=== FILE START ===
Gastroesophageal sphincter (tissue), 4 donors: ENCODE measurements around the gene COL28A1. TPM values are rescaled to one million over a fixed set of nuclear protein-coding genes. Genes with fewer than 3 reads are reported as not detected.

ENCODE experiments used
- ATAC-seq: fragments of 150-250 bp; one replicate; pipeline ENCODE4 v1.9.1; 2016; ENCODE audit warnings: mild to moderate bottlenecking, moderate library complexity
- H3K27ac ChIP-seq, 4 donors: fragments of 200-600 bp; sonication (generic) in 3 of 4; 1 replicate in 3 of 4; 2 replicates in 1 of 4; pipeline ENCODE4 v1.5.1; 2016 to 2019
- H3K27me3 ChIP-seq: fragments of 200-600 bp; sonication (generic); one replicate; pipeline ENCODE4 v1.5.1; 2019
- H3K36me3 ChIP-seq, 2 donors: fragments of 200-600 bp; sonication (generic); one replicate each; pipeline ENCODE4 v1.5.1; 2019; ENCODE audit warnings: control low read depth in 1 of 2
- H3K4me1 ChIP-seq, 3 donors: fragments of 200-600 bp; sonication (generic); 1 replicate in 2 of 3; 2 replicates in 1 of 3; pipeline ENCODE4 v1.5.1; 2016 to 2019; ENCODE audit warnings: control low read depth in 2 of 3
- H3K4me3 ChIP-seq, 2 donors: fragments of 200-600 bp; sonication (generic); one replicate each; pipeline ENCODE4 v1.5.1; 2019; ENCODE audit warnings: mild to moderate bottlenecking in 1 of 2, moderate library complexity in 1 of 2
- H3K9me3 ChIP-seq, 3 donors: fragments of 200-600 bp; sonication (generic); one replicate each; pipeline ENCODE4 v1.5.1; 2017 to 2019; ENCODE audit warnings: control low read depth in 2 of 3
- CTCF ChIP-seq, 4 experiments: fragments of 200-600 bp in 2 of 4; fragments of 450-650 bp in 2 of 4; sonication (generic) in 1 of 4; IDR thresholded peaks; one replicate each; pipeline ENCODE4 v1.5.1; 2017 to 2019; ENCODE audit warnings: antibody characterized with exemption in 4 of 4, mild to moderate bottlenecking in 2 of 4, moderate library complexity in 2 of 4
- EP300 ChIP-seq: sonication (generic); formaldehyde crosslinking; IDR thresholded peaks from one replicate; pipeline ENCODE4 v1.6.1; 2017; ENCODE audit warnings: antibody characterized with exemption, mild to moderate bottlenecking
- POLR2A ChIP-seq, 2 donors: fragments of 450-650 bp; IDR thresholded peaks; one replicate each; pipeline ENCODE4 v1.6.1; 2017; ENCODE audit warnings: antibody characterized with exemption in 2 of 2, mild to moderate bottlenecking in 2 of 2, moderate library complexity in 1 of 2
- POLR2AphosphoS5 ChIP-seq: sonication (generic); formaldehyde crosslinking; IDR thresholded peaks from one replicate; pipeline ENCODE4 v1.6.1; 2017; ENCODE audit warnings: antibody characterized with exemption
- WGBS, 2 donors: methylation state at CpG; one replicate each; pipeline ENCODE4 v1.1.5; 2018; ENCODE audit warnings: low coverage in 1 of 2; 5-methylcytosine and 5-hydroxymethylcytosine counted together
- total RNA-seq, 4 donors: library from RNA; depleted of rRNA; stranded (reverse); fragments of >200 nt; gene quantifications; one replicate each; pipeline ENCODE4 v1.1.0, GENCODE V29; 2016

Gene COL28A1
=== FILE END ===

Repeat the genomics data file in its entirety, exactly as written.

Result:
Gastroesophageal sphincter (tissue), 4 donors: ENCODE measurements around the gene COL28A1. TPM values are rescaled to one million over a fixed set of nuclear protein-coding genes. Genes with fewer than 3 reads are reported as not detected.

ENCODE experiments used
- ATAC-seq: fragments of 150-250 bp; one replicate; pipeline ENCODE4 v1.9.1; 2016; ENCODE audit warnings: mild to moderate bottlenecking, moderate library complexity
- H3K27ac ChIP-seq, 4 donors: fragments of 200-600 bp; sonication (generic) in 3 of 4; 1 replicate in 3 of 4; 2 replicates in 1 of 4; pipeline ENCODE4 v1.5.1; 2016 to 2019
- H3K27me3 ChIP-seq: fragments of 200-600 bp; sonication (generic); one replicate; pipeline ENCODE4 v1.5.1; 2019
- H3K36me3 ChIP-seq, 2 donors: fragments of 200-600 bp; sonication (generic); one replicate each; pipeline ENCODE4 v1.5.1; 2019; ENCODE audit warnings: control low read depth in 1 of 2
- H3K4me1 ChIP-seq, 3 donors: fragments of 200-600 bp; sonication (generic); 1 replicate in 2 of 3; 2 replicates in 1 of 3; pipeline ENCODE4 v1.5.1; 2016 to 2019; ENCODE audit warnings: control low read depth in 2 of 3
- H3K4me3 ChIP-seq, 2 donors: fragments of 200-600 bp; sonication (generic); one replicate each; pipeline ENCODE4 v1.5.1; 2019; ENCODE audit warnings: mild to moderate bottlenecking in 1 of 2, moderate library complexity in 1 of 2
- H3K9me3 ChIP-seq, 3 donors: fragments of 200-600 bp; sonication (generic); one replicate each; pipeline ENCODE4 v1.5.1; 2017 to 2019; ENCODE audit warnings: control low read depth in 2 of 3
- CTCF ChIP-seq, 4 experiments: fragments of 200-600 bp in 2 of 4; fragments of 450-650 bp in 2 of 4; sonication (generic) in 1 of 4; IDR thresholded peaks; one replicate each; pipeline ENCODE4 v1.5.1; 2017 to 2019; ENCODE audit warnings: antibody characterized with exemption in 4 of 4, mild to moderate bottlenecking in 2 of 4, moderate library complexity in 2 of 4
- EP300 ChIP-seq: sonication (generic); formaldehyde crosslinking; IDR thresholded peaks from one replicate; pipeline ENCODE4 v1.6.1; 2017; ENCODE audit warnings: antibody characterized with exemption, mild to moderate bottlenecking
- POLR2A ChIP-seq, 2 donors: fragments of 450-650 bp; IDR thresholded peaks; one replicate each; pipeline ENCODE4 v1.6.1; 2017; ENCODE audit warnings: antibody characterized with exemption in 2 of 2, mild to moderate bottlenecking in 2 of 2, moderate library complexity in 1 of 2
- POLR2AphosphoS5 ChIP-seq: sonication (generic); formaldehyde crosslinking; IDR thresholded peaks from one replicate; pipeline ENCODE4 v1.6.1; 2017; ENCODE audit warnings: antibody characterized with exemption
- WGBS, 2 donors: methylation state at CpG; one replicate each; pipeline ENCODE4 v1.1.5; 2018; ENCODE audit warnings: low coverage in 1 of 2; 5-methylcytosine and 5-hydroxymethylcytosine counted together
- total RNA-seq, 4 donors: library from RNA; depleted of rRNA; stranded (reverse); fragments of >200 nt; gene quantifications; one replicate each; pipeline ENCODE4 v1.1.0, GENCODE V29; 2016

Gene COL28A1